Analysis of physiological function(s) of a laccske-like multicopper oxidase in Arabidopsis thaliana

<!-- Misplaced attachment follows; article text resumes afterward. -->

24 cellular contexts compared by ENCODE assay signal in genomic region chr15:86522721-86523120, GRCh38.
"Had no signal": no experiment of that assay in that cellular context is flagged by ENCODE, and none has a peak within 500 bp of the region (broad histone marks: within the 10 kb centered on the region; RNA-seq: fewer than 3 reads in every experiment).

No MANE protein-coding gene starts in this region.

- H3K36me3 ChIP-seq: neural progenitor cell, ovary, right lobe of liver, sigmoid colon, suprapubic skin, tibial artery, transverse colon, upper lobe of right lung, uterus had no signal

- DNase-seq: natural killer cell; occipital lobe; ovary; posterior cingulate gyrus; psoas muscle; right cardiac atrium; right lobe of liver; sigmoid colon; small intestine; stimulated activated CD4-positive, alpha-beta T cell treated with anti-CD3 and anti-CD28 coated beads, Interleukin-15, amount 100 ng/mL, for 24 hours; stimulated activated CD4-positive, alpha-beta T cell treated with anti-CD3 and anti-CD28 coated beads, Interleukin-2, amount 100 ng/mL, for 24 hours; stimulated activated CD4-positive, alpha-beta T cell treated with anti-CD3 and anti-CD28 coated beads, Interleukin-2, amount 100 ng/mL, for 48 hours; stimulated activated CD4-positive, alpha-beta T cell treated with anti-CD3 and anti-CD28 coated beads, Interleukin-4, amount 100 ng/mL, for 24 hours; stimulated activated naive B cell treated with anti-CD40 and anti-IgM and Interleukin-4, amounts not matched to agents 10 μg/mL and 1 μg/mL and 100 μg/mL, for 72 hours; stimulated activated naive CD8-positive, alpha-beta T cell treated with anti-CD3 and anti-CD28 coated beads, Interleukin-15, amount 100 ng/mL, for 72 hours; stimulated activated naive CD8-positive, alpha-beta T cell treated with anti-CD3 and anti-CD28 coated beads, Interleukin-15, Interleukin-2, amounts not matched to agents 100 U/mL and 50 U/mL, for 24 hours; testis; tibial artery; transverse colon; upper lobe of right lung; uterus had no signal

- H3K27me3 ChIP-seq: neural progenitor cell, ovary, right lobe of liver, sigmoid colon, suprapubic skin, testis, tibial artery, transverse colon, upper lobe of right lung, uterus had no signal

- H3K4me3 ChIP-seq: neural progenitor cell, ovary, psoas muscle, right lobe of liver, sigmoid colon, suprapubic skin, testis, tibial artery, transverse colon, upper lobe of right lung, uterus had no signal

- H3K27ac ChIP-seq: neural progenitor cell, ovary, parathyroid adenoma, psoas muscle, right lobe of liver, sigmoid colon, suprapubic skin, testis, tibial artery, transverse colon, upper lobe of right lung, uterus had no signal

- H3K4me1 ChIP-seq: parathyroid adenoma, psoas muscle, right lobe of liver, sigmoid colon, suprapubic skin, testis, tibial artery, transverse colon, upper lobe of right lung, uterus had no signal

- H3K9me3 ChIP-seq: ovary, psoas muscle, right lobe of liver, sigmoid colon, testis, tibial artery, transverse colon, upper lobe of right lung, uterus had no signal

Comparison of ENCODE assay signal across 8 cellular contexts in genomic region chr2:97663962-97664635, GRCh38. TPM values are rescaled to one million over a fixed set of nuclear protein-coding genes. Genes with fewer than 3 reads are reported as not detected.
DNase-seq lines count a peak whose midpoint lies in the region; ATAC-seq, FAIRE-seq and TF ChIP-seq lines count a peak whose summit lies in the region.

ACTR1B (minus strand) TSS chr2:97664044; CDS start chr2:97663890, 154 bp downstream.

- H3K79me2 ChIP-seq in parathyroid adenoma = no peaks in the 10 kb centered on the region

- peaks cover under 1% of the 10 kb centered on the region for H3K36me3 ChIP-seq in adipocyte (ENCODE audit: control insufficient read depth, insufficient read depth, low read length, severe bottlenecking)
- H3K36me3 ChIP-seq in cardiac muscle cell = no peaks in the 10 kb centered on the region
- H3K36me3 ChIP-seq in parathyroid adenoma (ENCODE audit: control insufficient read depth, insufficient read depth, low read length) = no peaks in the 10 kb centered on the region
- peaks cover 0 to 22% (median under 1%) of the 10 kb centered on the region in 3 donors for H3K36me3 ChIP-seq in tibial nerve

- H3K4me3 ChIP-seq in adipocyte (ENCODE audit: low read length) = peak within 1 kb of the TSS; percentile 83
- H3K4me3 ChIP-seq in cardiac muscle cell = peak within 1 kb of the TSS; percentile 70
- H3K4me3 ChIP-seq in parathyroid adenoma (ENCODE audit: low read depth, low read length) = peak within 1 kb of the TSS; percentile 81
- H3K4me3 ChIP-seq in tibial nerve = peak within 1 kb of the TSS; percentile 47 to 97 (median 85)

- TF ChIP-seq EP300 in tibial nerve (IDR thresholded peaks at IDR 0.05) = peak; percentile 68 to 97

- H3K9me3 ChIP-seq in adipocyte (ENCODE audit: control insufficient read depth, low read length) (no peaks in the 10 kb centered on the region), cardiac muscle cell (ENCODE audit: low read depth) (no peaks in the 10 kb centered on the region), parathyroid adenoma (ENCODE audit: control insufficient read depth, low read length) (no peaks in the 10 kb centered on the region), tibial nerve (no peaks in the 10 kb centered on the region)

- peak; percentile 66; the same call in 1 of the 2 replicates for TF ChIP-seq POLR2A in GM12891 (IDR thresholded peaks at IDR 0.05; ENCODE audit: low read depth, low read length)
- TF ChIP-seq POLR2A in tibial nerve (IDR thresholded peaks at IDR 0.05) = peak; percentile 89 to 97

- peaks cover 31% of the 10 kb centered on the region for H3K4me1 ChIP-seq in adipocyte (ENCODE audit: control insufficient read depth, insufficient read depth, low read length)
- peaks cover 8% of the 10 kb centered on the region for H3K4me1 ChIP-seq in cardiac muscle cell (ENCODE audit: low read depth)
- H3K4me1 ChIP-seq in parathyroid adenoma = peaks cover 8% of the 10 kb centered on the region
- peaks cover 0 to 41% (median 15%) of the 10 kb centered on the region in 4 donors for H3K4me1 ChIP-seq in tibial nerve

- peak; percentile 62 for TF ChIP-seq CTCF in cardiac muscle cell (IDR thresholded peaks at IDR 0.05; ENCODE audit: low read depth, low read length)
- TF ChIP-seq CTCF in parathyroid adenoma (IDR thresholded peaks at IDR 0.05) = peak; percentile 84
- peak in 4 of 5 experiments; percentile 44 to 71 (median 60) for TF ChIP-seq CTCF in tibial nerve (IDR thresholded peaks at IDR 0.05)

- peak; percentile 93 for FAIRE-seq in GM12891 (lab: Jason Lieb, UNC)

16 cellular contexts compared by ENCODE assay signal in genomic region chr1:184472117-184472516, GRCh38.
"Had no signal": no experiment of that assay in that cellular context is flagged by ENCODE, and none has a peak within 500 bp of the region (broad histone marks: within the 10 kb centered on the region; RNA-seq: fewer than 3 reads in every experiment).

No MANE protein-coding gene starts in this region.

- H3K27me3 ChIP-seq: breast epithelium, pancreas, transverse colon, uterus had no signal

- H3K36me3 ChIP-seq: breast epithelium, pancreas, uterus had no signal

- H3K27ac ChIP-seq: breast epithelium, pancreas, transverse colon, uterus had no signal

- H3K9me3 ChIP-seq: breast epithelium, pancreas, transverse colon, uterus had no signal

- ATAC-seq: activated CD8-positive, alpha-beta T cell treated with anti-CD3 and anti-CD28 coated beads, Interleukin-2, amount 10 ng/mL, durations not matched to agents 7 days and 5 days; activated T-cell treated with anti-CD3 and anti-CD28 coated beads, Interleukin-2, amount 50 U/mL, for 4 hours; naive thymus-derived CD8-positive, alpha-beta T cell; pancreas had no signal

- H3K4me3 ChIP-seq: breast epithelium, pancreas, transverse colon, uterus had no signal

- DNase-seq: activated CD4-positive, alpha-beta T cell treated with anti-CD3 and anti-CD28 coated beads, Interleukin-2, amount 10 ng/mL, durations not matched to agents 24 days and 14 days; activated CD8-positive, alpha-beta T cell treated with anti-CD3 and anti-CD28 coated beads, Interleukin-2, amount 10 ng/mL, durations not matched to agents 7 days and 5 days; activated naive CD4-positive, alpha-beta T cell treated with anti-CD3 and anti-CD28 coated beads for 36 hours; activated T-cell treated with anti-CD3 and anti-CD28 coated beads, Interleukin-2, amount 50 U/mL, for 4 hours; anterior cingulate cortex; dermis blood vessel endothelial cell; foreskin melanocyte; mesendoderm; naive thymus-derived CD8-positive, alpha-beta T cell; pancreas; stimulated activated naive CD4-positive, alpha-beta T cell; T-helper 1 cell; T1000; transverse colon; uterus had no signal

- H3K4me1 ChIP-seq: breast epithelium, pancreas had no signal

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Laccase and related laccase-like multicopper oxidases (LMCOs) have been studied in plants for more than a century, yet our understanding of their physiological function(s) remains limited. The work described in this dissertation was directed toward understanding of the physiological function of one particular Arabidopsis LMCO gene, At2g30210, by measuring its enzyme activities, patterns of tissue-specific expression, subcellular localization, effects of loss-of-function mutations, and regulation by external factors. Heterologously expressed At2g30210 LMCO showed phenoloxidase active, but no ferroxidase activity. RT-PCR and transcriptional profiling showed that the At2g30210 LMCO gene is expressed primarily in root tissues. Histochemical analyses of transgenic, GUS-expressing plants revealed that At2g30210 transcripts were preferentially expressed in developing endodermis of the root elongation zone. Analyses of subcellular localization indicated that the At2g30210-YFP fusion product was localized to the cell periphery. A loss-of-function At2g30210 mutant displayed phenotypic responses to sugar availability and salt levels consistent with alterations in endodermal function. The At2g30210 LMCO gene was not regulated by changes in iron levels. However, the gene was up-regulated in seedlings grown on MS medium lacking sucrose, a response that was consistent with a phenotype observed in knockout mutants of this gene. These results altogether suggest a possible physiological function for the At2g30210 LMCO gene product in endodermal cell development, possibly in formation of the lignin-like phenolic polymers observed in the specialized cell walls that constitute the Casparian strip in endodermal cells.